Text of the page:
Continuing our examination of data management in mixed physical, virtual and cloud environments, one of the key elements that brings all these disparate resources together is migration.
Is there a way to efficiently move workloads across various architectures so that resources can be used effectively but without hampering users' ability to get the data they need when they need it?
It's a loaded question, to be sure, and if you ask any of the vendors, I'm sure you'd get an emphatic "yes." But the proof is in the pudding, as they say, and the fact is no one is really sure how it will all pan out until enterprises are much further along in their cloud deployments.
For what it's worth, though, the fact that many platform vendors and third-party developers are already tailoring their virtual migration packages to cloud environments is a good sign that the technology should be well-advanced by the time many of you are ready to place serious IT resources on the cloud.
Solaris 10 users, for example, are getting new physical-to-virtual migration support in Novell's PlateSpin Migrate 8.1 management system, which takes advantage of the Solaris Containers approach to move workloads into cloud environments and back. The system uses a block-based transfer scheme that shifts only the altered portion of a file to speed up the migration process and minimize downtime. And because the system already supports SUSE Linux and Windows 2008 and Vista, and is part of the PlateSpin Workload Management system that supports VMware, XenServer and Virtual Iron, it works across heterogeneous hypervisor and hardware platforms as well.
VMware has upgraded its migration capabilities as well. As part of the new vCenter AppSpeed system, which the company picked up as part of the B-hive Networks acquisition, the company has introduced a new set of monitoring tools aimed at ensuring the successful completion of physical-to-virtual migrations. While the tool is designed to monitor virtualized workloads, AppSpeed can also measure performance of applications in physical servers to determine whether a physical-to-virtual migration will be successful. The system is designed to boost application performance to the point where enterprises will begin to trust virtual environments for their mission-critical applications. Unfortunately for those in multivendor environments, it has limited ability to branch out beyond the VMware universe.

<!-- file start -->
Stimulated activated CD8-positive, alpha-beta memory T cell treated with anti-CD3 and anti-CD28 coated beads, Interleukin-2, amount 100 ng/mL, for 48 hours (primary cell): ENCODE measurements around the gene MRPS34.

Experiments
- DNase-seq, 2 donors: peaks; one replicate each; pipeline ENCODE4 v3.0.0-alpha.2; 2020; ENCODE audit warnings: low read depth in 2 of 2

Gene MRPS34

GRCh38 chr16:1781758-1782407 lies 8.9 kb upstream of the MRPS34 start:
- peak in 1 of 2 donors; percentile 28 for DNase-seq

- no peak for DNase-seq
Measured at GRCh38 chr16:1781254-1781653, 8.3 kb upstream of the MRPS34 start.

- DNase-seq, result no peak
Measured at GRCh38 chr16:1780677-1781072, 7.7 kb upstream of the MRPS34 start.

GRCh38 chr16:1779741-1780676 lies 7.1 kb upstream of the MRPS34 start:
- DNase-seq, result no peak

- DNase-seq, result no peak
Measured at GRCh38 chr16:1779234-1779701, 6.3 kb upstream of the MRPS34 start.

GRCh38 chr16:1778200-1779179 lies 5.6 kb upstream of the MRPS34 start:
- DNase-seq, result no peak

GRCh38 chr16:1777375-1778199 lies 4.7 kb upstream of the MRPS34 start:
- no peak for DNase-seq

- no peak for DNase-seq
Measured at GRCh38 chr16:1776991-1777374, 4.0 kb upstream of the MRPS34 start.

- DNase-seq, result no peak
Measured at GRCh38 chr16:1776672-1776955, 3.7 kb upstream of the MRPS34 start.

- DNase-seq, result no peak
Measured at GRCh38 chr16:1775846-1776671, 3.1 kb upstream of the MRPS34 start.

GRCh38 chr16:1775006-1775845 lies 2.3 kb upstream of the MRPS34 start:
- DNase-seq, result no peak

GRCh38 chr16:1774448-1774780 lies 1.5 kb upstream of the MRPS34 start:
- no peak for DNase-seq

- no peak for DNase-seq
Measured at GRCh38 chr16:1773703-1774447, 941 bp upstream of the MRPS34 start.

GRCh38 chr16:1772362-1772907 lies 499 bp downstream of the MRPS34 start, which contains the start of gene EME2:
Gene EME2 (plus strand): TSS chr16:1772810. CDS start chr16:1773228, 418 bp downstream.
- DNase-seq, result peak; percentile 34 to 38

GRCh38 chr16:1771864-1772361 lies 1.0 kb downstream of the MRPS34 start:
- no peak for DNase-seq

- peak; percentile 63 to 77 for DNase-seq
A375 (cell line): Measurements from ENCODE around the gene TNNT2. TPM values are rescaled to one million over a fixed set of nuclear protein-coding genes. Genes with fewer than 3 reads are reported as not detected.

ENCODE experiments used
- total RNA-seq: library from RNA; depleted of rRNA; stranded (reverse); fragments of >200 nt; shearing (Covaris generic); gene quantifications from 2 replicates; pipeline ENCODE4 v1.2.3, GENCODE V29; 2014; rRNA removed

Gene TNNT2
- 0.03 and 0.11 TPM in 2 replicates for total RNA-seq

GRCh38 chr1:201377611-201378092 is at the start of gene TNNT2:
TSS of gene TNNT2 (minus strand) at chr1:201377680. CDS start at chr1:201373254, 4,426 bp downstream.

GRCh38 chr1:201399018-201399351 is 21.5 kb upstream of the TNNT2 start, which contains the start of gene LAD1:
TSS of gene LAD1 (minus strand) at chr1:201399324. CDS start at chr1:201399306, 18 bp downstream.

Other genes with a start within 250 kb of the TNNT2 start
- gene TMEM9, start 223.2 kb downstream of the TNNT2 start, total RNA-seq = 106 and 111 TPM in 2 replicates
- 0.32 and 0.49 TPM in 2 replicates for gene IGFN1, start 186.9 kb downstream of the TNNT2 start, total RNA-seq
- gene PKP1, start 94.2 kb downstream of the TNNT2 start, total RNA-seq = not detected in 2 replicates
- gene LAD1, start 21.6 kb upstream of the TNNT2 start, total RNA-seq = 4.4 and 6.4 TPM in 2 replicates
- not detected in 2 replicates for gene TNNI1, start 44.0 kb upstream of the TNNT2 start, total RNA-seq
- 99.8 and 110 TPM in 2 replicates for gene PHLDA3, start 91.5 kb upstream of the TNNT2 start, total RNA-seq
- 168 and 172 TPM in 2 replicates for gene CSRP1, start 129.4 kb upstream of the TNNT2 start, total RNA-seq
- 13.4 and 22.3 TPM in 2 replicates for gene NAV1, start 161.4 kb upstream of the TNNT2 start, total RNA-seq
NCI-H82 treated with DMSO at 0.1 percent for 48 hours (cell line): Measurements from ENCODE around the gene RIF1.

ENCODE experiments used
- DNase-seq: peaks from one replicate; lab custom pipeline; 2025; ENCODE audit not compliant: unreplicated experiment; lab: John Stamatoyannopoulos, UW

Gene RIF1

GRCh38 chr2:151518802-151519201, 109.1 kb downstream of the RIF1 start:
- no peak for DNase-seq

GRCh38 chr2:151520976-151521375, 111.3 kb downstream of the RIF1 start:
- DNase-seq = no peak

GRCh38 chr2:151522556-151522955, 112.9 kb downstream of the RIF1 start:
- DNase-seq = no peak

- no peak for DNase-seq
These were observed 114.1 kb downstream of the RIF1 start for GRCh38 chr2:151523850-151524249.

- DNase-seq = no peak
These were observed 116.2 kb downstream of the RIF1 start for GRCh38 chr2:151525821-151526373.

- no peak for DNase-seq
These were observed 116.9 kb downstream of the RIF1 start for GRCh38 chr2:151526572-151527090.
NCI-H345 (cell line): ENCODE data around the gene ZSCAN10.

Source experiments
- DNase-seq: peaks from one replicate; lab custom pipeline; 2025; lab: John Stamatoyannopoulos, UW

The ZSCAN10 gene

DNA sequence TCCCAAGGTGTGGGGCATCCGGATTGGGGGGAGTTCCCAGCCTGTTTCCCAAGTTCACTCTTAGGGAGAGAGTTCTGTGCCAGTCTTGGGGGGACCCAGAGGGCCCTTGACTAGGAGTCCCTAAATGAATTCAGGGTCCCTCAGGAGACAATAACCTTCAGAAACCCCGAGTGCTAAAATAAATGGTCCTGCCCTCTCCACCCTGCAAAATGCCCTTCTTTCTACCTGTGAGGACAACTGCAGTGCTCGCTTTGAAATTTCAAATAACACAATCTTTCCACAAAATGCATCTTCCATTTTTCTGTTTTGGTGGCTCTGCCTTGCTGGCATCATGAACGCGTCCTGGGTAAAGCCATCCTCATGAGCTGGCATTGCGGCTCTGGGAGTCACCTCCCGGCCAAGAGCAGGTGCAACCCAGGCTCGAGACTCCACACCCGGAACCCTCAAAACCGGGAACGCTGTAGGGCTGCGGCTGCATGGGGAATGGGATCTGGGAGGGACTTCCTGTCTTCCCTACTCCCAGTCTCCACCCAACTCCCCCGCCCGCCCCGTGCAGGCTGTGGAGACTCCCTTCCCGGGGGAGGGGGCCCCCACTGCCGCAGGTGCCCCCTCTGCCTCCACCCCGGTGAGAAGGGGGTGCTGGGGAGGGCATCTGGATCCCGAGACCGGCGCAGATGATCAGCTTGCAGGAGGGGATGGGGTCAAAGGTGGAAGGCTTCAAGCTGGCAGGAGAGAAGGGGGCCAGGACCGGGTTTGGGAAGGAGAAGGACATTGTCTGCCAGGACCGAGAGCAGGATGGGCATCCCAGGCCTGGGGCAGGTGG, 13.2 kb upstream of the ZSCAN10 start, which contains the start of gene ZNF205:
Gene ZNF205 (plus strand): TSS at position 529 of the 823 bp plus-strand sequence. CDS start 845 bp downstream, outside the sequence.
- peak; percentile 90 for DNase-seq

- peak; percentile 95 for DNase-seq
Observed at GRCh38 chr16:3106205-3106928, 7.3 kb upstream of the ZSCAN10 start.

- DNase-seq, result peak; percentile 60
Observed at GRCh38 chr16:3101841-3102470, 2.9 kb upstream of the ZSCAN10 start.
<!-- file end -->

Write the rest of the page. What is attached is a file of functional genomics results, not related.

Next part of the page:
Migration is also a key element in backup and recovery systems. Acronis' Backup & Recovery 10 offers Microsoft and Linux users the ability to completely restore servers and workstations, including the OS, applications, all updates and settings, as well as data, across physical and virtual layers. The system supports VMware, Hyper-V, XenSource and Parallels environments through a host-based virtual machine backup agent that provides for live migration without the need for individual clients on each VM.
Online service providers are also adding migration to the backup and recovery offerings. Microsoft users might want to check out Doyenz, which has added cloud migration to its Automated Virtual IT platform. The Migration in the Cloud service is designed to provide point-and-click migration for Windows servers, which the company says cuts deployment time and costs in half. Doyenz has also joined Intel's Enabled Server Acceleration Alliance (ESSA), which means the company will soon provide certified Intel solutions to the channel.
Despite these new releases, though, migration remains a complicated process that relies on a range of processing and networking technology to smooth out the wrinkles. The cloud infrastructure itself can't really get off the ground without a solid virtualization layer backed up by 10 GbE (at least) networking.
Once that architecture is in place, however, a solid migration stack opens the door to things like regional or even global load balancing, remote failover and other capabilities -- the kinds of things that can extend the cloud beyond simply another application layer to a truly revolutionary leap in IT capability.